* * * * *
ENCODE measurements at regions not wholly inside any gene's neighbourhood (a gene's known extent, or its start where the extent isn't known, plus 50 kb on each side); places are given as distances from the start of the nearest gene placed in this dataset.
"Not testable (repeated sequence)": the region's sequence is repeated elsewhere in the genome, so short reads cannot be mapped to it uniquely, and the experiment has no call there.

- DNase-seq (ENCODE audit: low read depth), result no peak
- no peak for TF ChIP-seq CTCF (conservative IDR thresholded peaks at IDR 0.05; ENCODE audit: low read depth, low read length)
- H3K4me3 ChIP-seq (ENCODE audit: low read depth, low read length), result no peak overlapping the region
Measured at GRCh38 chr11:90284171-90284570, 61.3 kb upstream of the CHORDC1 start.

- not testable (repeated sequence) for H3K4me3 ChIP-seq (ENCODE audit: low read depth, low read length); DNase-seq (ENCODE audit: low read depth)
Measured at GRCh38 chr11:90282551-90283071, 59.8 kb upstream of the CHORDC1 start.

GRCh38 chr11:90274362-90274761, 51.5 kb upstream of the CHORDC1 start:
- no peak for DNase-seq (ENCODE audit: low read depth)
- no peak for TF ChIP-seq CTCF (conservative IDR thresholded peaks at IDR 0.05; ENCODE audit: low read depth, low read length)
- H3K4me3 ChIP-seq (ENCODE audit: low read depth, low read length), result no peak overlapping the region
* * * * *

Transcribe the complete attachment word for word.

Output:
ENCODE measurements at regions not wholly inside any gene's neighbourhood (a gene's known extent, or its start where the extent isn't known, plus 50 kb on each side); places are given as distances from the start of the nearest gene placed in this dataset.
"Not testable (repeated sequence)": the region's sequence is repeated elsewhere in the genome, so short reads cannot be mapped to it uniquely, and the experiment has no call there.

- DNase-seq (ENCODE audit: low read depth), result no peak
- no peak for TF ChIP-seq CTCF (conservative IDR thresholded peaks at IDR 0.05; ENCODE audit: low read depth, low read length)
- H3K4me3 ChIP-seq (ENCODE audit: low read depth, low read length), result no peak overlapping the region
Measured at GRCh38 chr11:90284171-90284570, 61.3 kb upstream of the CHORDC1 start.

- not testable (repeated sequence) for H3K4me3 ChIP-seq (ENCODE audit: low read depth, low read length); DNase-seq (ENCODE audit: low read depth)
Measured at GRCh38 chr11:90282551-90283071, 59.8 kb upstream of the CHORDC1 start.

GRCh38 chr11:90274362-90274761, 51.5 kb upstream of the CHORDC1 start:
- no peak for DNase-seq (ENCODE audit: low read depth)
- no peak for TF ChIP-seq CTCF (conservative IDR thresholded peaks at IDR 0.05; ENCODE audit: low read depth, low read length)
- H3K4me3 ChIP-seq (ENCODE audit: low read depth, low read length), result no peak overlapping the region